While he was in prison Wakefield studied colonial affairs and prepared material for publication into a work entitled Facts relating to the punishment of death in the metropolis (1831). He put forward a theory of systematic colonisation and enunciated his views in A letter from Sydney (1820), in England and America (1833), and in A view of the art of colonisation (1849). He saw a relationship between the social conditions in Britain and the notion of colonial settlement, viewing the latter as a chance for Britons to take their skills overseas under a familiar constitutional tradition and in a recognisable social framework. Land would be sold in small lots at moderate prices, with the funds gathered then being used to support further colonisation, and some self-government would be allowed. In 1834, the South Australian Association was formed with a view to founding a colony on Wakefield's principles.

In 1838, Wakefield accompanied Lord Durham, John George Lambton, 1st Earl of Durham to Canada and influenced the new Governor-General's Report on the affairs of British North America which proposed uniting the Canadian provinces and granting them full control of their internal affairs. In 1839, he formed the New Zealand Land Company - an amalgamation of an earlier New Zealand Association and a New Zealand Colonization Company - with the aim of settling and guiding the colony of New Zealand. His brother William would control operations in New Zealand, while Wakefield himself would direct the Company from London where he could continue to argue his case with the Colonial Office. In 1849 he founded - with John Robert Godley (1814-1861) - a Church of England settlement at Canterbury in New Zealand. In 1852, Wakefield left England for New Zealand with his son, landing in Port Lyttleton in February 1853. At once, both father and son launched themselves into New Zealand politics, with the elder Wakefield advising the acting-Governor Colonel Robert Henry Wynyard (1802-1864). In 1854 however, he suffered a complete breakdown in his health. Edward Gibbon Wakefield died in Wellington, New Zealand, on 16 May 1862.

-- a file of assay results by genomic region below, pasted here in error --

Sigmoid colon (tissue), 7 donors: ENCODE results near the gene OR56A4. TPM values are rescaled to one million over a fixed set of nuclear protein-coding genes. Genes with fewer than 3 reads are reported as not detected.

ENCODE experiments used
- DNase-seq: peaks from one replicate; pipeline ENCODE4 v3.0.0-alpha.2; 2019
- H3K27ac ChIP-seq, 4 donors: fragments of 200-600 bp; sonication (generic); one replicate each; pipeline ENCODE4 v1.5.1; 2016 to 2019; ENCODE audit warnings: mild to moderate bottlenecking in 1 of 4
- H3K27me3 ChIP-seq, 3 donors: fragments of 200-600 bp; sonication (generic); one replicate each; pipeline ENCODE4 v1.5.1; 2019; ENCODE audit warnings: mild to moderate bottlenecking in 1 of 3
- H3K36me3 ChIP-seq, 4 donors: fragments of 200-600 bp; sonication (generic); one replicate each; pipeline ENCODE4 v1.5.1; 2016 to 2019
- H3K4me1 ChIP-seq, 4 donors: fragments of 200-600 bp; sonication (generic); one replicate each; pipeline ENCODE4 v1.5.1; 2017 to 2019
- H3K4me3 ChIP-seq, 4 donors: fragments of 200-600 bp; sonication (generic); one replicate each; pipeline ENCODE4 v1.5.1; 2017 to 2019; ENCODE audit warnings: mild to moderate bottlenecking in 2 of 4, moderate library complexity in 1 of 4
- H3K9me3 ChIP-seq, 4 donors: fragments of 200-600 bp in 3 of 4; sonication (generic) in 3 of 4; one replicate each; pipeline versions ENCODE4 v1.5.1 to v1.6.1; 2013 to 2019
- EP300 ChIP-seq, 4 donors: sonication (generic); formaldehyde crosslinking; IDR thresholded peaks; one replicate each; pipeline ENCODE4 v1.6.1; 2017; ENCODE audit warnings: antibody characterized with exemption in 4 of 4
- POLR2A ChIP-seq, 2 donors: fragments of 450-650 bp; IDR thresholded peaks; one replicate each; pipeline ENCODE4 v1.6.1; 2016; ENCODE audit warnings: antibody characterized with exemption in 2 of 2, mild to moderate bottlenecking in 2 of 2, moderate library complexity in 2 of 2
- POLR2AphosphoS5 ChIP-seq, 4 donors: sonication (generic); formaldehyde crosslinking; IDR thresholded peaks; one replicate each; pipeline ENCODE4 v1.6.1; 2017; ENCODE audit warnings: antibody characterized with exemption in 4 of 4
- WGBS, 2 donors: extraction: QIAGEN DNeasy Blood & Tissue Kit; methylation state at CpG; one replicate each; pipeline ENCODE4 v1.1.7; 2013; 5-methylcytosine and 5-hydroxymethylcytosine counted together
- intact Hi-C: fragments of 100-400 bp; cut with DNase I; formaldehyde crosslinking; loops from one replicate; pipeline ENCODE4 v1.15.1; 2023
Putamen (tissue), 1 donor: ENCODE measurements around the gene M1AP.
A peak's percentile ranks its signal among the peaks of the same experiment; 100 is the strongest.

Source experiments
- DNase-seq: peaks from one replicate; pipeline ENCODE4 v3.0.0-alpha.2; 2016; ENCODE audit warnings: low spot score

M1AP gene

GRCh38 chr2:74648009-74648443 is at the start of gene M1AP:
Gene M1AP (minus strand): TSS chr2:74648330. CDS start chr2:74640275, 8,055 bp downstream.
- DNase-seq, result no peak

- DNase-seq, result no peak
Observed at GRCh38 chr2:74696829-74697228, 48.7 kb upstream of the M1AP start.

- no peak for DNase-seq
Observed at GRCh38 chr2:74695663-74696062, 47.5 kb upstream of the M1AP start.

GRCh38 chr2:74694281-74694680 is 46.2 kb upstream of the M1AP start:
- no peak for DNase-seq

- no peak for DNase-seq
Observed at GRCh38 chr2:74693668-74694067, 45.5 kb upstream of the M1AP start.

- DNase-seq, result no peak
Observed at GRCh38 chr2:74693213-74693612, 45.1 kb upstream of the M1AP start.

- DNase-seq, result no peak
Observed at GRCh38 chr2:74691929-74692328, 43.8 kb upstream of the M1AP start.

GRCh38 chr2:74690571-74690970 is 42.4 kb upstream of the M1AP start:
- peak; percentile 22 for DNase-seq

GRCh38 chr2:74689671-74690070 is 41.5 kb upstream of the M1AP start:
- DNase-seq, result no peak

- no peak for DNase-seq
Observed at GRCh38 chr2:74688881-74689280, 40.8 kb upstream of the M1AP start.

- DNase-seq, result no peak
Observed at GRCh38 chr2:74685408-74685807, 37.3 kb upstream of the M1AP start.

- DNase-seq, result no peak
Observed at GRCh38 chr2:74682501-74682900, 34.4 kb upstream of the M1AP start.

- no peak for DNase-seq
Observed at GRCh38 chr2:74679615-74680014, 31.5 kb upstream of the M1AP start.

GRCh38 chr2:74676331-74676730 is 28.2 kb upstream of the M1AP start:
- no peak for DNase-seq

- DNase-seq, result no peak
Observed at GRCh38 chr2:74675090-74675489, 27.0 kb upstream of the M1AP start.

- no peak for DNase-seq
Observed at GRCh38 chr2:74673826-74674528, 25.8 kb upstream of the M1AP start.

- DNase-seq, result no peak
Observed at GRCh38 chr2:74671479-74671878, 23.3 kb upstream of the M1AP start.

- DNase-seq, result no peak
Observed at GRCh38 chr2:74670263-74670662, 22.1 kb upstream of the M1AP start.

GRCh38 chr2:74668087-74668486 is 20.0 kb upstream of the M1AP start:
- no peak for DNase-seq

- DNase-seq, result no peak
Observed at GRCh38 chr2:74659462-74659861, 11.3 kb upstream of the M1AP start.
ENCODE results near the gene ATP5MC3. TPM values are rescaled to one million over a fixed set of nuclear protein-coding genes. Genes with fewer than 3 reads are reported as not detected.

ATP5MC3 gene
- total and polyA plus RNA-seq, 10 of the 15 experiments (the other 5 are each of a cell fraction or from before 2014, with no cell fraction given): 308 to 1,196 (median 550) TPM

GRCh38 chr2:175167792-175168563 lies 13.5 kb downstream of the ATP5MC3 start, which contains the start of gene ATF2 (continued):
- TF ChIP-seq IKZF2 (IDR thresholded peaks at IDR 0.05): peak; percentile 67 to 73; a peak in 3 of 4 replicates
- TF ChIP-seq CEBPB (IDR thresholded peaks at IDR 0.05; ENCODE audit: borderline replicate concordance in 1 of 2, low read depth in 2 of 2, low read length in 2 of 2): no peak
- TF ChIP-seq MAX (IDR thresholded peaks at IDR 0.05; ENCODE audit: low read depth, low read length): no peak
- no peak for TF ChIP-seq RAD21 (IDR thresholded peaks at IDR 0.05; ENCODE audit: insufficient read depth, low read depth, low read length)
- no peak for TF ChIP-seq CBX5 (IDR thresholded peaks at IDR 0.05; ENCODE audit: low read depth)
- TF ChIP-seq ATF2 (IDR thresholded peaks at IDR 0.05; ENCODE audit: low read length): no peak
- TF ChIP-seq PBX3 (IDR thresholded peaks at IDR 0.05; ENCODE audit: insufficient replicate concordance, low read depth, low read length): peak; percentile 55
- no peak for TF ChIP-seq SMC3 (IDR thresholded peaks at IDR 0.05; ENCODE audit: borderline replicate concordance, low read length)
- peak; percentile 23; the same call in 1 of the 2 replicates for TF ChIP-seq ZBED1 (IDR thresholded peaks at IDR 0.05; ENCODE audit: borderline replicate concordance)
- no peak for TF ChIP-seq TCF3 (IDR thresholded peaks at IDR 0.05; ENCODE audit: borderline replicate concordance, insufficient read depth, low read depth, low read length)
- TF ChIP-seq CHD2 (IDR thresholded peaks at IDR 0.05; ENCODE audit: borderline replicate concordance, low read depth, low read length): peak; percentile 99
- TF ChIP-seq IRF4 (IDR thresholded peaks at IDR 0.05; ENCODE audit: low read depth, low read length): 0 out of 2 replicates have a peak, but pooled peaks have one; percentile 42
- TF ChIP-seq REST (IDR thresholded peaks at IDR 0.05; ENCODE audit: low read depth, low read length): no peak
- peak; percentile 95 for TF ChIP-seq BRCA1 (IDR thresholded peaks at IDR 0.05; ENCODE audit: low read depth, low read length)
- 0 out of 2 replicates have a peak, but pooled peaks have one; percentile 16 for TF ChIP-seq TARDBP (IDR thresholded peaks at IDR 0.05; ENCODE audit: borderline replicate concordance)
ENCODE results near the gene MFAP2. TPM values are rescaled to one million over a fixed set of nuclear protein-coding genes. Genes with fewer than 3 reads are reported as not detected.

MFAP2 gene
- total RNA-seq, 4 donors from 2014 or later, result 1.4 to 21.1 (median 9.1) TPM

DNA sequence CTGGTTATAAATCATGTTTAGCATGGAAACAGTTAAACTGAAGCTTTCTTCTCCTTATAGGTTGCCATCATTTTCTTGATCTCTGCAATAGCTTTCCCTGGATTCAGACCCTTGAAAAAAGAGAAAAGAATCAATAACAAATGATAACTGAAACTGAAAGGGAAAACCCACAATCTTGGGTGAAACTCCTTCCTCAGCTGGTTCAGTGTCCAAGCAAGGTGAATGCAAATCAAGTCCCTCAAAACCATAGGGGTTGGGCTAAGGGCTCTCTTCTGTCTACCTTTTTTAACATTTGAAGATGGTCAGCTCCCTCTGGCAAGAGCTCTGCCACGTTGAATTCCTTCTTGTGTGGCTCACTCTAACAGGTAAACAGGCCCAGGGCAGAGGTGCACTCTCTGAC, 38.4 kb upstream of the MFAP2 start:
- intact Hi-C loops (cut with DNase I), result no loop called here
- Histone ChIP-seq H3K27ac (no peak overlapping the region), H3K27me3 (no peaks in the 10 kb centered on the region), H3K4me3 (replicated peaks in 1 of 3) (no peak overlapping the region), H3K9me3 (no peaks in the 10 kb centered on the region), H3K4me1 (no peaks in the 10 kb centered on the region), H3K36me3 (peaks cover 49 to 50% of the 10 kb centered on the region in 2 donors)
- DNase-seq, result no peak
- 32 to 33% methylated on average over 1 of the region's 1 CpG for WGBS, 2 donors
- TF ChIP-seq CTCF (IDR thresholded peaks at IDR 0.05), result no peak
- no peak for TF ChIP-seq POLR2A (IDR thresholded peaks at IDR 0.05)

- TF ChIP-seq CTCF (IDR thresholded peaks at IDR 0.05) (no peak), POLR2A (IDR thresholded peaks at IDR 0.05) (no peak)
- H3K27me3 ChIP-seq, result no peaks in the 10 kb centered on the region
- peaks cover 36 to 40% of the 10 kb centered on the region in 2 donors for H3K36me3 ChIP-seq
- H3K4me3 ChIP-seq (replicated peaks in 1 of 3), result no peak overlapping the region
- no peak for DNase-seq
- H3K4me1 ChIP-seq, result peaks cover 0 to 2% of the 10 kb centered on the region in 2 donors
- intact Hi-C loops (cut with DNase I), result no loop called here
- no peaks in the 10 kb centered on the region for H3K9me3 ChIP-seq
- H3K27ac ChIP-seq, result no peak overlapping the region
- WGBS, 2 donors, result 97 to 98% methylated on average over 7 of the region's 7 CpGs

His only son, Edward Jerningham Wakefield (1820-1879), who had written on New Zealand based on his earlier stay there, as well as politican, had been elected to the House of Representatives in 1854, representing a Canterbury constituency. He had accompanied his father to Canada in 1838, and first went to New Zealand in 1839, returning to England in 1845. With John Robert Godley, he edited his father's correspondence on the foundation of the Canterbury settlement with the title The founders of Canterbury (1868).

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Note

The biographical/administrative history was compiled using the following material: (1) Lee, Sidney (ed.). Dictionary of national biography. Vol.20. Ubaldini-Whewell. London: Smith, Elder and Co., 1909.

Other Finding Aids

None prepared.

Archivist's Note

Compiled by Graeme D. Eddie, Edinburgh University Library, Special Collections.